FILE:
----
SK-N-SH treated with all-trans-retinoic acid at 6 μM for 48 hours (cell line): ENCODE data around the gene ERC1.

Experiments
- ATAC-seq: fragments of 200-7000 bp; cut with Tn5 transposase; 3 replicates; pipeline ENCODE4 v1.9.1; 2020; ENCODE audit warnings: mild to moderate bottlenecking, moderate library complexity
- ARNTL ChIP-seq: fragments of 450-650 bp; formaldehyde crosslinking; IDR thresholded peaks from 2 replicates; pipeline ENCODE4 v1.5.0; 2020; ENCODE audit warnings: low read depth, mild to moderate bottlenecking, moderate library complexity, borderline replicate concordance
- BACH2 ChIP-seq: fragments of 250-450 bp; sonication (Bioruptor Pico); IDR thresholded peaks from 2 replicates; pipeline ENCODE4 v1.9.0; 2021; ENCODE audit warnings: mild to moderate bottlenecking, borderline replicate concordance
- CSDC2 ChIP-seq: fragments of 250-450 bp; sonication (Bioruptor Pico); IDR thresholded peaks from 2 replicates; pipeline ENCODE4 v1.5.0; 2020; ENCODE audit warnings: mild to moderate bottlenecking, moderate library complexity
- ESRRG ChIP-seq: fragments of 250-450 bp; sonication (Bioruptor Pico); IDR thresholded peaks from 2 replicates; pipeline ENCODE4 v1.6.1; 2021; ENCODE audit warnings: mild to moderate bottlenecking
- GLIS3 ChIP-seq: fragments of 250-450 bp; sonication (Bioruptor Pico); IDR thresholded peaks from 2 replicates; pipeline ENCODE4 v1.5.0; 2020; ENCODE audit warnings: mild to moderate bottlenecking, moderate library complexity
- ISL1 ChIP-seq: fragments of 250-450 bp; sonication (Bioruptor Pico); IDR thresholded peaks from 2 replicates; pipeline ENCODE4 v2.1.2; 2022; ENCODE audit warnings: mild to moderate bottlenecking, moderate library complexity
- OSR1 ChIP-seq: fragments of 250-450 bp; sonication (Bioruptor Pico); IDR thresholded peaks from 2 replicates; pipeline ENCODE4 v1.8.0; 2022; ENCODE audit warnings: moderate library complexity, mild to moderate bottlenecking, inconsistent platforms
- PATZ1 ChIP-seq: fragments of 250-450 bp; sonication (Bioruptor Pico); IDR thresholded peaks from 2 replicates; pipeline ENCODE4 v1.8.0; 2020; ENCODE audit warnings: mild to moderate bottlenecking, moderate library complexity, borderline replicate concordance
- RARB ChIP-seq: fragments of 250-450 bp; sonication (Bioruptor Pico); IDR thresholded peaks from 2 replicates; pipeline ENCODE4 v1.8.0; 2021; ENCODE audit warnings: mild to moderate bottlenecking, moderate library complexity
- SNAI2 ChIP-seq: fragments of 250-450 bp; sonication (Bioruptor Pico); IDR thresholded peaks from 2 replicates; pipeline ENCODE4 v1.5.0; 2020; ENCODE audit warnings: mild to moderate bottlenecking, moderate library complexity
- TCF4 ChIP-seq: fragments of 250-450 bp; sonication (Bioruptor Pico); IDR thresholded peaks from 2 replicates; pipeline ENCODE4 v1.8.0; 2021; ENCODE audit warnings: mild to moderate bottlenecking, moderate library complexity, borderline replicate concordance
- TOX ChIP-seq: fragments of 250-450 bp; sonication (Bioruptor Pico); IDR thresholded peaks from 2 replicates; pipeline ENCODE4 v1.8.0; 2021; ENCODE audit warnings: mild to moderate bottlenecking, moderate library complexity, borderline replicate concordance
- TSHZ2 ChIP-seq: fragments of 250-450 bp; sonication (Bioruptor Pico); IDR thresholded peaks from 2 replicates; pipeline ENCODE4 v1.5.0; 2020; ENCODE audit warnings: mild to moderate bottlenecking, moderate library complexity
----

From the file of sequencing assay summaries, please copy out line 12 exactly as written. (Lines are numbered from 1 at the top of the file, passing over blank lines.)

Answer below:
- RARB ChIP-seq: fragments of 250-450 bp; sonication (Bioruptor Pico); IDR thresholded peaks from 2 replicates; pipeline ENCODE4 v1.8.0; 2021; ENCODE audit warnings: mild to moderate bottlenecking, moderate library complexity